The confidentiality agreement that the government had previously invoked as evidence of data protection safeguards states in a section called “confidentiality” that there are sufficient data protection clauses in the agreement that give the government full control and right to the data, the affidavit says. “Even after the contract is terminated, Sprinklr will not have any data,” he said. The government said the choice of jurisdiction at New York Courts was a standard contractual form for companies like Sprinklr, which is headquartered in the United States. “The government has negotiated a very viable agreement that guarantees both legal and technical certainty of the data collected and processed,” he said. Details of the agreement have been published via the website. The agreement signed on 2 April expires on 24 September. According to the agreement, data can be communicated from 25 March to 24 September 2000. Previously, a sprinkler letter to the IT secretary also mentioned data protection. The petitioner argues that the agreement is contrary to the provisions of the Information Technology Act of 2000.

The order published Wednesday mentions that the agreement is in effect from March 25 to September 24 or the end of the COVID-19 pandemic, whichever is earlier. The two letters of affirmation, written on 11 and 12 April, however, show strong differences and change their tone as to the date. A petition has been filed with the Kerala Supreme Court challenging the agreement between the Kerala government and the US-based Sprinklr Company on the processing of data relating to COVID-19 patients. The petition filed by a Balu Gopalakrishnan, a lawyer, is a bad game in the decision of the Pinarayi Vijayan government, the services of a private company based abroad for storage and. The affidavit also shows that the Kerala government`s agreement with Sprinklr weakens the rights of the people. He said the contract does not set out the amount of compensation individuals should receive in the event of a breach of privacy or misuse of information. The data was collected in the field through a mobile medical app developed by Sprinklr. The UDF alliance and the Congress-led BJP rejected the deal and said the deal risked important health data from thousands of people without their consent. Confidentiality and service agreements signed with the company indicate that ownership of health-related data remains with the Kerala government, even though it has been temporarily hosted on Sprinklr servers. There is no exchange of financial favors in the agreement. Mr. Sivasankaran, secretary of the State Department of Information Technology and agent of the Special Division, had signed an agreement with Sprinklr of New Jersey.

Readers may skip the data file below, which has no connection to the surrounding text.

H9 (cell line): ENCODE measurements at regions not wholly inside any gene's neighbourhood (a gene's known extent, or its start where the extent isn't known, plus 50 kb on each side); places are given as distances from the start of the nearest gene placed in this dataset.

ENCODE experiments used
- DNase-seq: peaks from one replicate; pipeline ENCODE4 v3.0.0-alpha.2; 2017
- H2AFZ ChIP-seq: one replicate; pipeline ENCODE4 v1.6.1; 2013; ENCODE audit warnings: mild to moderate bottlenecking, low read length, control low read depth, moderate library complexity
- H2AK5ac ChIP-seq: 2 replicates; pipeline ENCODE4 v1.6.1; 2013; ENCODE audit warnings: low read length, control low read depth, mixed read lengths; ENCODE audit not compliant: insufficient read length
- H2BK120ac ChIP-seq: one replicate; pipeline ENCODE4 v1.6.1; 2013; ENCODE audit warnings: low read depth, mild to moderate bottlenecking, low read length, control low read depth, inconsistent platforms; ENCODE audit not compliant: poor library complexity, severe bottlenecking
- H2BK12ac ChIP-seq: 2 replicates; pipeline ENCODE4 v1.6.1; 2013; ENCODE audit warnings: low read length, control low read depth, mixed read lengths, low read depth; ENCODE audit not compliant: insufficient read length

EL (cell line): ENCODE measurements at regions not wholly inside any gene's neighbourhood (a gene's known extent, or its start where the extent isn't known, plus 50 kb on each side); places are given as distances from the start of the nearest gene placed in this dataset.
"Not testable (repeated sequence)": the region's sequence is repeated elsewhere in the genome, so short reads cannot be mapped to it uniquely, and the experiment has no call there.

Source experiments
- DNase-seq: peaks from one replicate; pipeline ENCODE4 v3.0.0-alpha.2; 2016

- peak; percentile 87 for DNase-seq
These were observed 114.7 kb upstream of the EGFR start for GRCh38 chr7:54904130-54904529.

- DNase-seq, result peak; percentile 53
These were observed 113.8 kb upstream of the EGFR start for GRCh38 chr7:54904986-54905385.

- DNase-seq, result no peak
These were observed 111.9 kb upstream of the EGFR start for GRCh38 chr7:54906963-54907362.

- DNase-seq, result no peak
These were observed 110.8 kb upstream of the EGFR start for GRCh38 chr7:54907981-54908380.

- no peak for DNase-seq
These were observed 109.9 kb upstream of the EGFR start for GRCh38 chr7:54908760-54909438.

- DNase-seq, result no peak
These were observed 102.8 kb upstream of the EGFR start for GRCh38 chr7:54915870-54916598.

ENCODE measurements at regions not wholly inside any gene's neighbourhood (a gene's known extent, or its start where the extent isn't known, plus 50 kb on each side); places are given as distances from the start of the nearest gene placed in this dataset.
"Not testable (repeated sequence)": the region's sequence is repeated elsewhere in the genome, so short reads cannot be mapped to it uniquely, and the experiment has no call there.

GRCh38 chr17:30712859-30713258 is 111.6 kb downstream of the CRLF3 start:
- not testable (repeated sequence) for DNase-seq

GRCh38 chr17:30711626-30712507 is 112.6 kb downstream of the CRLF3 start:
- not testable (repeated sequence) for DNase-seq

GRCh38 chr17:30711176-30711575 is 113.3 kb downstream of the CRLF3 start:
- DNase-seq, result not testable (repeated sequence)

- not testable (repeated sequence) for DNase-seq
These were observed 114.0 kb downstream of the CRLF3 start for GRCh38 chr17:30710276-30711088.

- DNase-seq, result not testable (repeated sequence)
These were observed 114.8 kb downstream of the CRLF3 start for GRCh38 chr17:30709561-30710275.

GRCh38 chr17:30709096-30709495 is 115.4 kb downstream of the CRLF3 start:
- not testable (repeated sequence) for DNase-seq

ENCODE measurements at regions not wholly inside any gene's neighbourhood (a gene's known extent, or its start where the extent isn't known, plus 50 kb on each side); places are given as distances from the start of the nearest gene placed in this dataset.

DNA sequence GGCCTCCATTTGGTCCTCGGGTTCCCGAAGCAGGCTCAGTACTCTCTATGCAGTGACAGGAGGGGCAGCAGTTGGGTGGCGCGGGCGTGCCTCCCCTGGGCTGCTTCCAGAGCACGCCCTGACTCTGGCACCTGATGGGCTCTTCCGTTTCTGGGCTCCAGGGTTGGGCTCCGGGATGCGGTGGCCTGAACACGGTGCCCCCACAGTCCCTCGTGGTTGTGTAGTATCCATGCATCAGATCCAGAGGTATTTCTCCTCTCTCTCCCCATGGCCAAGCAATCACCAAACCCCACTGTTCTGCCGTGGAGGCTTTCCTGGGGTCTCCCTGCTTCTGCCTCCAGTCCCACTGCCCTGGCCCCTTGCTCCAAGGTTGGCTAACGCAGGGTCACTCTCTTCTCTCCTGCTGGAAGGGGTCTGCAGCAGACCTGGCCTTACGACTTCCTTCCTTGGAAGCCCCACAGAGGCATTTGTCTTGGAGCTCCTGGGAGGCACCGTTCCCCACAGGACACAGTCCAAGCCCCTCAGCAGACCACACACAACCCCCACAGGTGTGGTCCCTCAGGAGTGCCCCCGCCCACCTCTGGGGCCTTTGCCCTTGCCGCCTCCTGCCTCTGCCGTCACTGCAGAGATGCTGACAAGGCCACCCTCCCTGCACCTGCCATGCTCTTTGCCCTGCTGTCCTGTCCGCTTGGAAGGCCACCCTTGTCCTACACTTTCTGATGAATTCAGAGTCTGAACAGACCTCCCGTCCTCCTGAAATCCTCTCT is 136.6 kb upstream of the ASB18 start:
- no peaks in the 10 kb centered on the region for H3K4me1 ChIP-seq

The pact had been sung without the permission of the legal and financial services. In order to affirm its transparency, the government also published documents relating to the contract it had signed with Sprinklr on April 2. Documents include the order form, service agreement, company privacy policy, and a confidentiality agreement. The documents indicate that the data belongs to the government of Kerala. After the allegations, the government changed the domain name for entering data in The government made the request in response to a question from the court as to whether the agreement with the company was still in force. Concerns have been expressed that trust in health data in a US company is jeopardizing the privacy of Covid 19 patients and people in quarantine. Opposition parties have called for the agreement to be repealed. “The second respondent (Union) is the authority that should approve such decisions of the State. It is a sad truth that the second respondent was never consulted prior to the execution of the alleged agreement and that his consent was never sought.

. . .